When Mrs Ann Frazier died in 1790, she left a bequest of £40 for her parish to buy a fire engine. It was built to Richard Newsham’s 1725 patent design and remained in use until 1876, when the Bristol Fire Brigade was formed.

Fighting fires before that was a community activity. The alarm was raised by ringing the church bells, and everyone would come to help. The cumbersome engine was pulled to the site of the fire by hand - a difficult job in hilly St Michael’s.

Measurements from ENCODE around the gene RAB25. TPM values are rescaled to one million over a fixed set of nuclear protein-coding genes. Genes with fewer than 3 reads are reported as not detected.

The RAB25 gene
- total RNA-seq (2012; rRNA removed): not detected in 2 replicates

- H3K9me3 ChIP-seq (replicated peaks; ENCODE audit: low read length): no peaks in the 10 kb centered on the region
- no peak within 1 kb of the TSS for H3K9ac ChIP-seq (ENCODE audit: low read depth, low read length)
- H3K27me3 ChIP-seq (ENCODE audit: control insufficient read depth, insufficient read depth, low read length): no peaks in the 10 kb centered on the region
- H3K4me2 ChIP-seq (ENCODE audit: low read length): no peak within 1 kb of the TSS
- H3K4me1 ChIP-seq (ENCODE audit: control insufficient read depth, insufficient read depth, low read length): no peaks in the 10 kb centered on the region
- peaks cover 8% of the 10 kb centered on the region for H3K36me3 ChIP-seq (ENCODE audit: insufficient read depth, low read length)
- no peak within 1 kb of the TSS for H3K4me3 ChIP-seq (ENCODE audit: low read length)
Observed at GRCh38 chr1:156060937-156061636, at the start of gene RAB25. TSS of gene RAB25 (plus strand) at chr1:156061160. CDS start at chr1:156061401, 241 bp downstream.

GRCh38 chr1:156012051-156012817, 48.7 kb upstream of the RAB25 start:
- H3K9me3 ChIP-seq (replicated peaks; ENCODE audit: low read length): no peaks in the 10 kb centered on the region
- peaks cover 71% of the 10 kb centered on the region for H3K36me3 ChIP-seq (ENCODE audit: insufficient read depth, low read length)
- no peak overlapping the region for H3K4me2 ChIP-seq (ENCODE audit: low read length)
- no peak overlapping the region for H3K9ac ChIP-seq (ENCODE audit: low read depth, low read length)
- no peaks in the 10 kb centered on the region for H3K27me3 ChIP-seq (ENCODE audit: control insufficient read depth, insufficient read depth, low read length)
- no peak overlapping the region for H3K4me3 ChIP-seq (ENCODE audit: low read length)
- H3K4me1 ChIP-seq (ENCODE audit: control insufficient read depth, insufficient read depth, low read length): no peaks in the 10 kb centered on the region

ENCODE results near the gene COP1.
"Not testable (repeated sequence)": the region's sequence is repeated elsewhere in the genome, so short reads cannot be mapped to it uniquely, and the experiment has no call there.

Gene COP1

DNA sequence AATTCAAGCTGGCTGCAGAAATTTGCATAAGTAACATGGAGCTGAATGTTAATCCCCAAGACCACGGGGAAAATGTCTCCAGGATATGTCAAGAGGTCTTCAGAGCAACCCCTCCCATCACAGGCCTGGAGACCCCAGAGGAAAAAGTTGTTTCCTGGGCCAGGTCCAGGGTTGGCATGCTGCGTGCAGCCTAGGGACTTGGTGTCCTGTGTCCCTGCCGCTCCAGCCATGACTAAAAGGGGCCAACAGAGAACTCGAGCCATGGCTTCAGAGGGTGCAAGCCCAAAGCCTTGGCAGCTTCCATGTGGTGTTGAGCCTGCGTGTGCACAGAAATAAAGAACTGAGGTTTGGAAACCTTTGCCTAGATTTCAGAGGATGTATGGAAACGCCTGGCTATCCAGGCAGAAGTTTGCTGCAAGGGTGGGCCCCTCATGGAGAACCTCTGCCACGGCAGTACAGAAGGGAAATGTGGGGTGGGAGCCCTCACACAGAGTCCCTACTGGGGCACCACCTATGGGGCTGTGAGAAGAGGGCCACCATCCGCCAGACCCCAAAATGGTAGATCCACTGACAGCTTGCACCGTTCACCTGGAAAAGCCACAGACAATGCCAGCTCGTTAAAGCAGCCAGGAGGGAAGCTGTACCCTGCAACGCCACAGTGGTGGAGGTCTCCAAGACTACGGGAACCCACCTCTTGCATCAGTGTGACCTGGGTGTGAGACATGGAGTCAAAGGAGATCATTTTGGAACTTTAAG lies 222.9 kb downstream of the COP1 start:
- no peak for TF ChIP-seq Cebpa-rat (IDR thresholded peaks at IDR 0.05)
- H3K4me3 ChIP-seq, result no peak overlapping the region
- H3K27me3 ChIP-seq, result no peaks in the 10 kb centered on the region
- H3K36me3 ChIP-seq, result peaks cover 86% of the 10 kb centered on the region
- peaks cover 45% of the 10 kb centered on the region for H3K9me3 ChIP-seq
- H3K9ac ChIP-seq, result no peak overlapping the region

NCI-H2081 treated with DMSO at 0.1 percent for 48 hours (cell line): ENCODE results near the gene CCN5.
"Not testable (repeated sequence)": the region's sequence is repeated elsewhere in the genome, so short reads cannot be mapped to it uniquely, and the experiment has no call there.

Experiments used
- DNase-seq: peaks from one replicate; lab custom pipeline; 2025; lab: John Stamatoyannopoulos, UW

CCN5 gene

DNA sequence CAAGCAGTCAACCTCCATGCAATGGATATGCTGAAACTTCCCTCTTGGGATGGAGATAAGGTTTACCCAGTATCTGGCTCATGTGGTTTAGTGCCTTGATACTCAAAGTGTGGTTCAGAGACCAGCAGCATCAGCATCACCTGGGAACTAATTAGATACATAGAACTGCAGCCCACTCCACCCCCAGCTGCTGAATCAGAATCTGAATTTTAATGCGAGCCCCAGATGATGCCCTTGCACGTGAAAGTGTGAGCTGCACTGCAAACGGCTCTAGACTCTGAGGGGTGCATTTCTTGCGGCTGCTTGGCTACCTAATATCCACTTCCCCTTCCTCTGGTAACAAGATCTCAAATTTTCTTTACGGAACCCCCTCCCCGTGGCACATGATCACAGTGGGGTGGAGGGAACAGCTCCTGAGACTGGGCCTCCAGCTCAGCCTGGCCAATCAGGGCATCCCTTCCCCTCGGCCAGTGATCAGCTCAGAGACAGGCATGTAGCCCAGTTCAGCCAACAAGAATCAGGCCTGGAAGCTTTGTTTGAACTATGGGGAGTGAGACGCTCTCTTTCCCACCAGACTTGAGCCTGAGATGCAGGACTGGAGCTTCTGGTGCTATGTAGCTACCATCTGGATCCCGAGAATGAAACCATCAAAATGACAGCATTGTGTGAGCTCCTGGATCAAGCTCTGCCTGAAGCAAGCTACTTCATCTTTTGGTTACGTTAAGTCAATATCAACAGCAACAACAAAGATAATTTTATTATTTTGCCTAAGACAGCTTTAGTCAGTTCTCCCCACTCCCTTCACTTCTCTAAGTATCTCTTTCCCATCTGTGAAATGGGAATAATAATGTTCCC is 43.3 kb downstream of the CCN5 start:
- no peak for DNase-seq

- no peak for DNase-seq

A human chain passed many leather buckets between the nearest source of water and the reservoir on the engine - it was important to keep this as full as possible.

Other people would work the rocking arms on either side of the engine to operate the pump. All this activity produced a jet of water from the top of the engine, which was directed towards the fire through a nozzle (no longer surviving).

In 1877 the engine and its buckets were abandoned in the crypt of St Michael’s church until 1914, when they were bought by the Museum.

Registration No. J967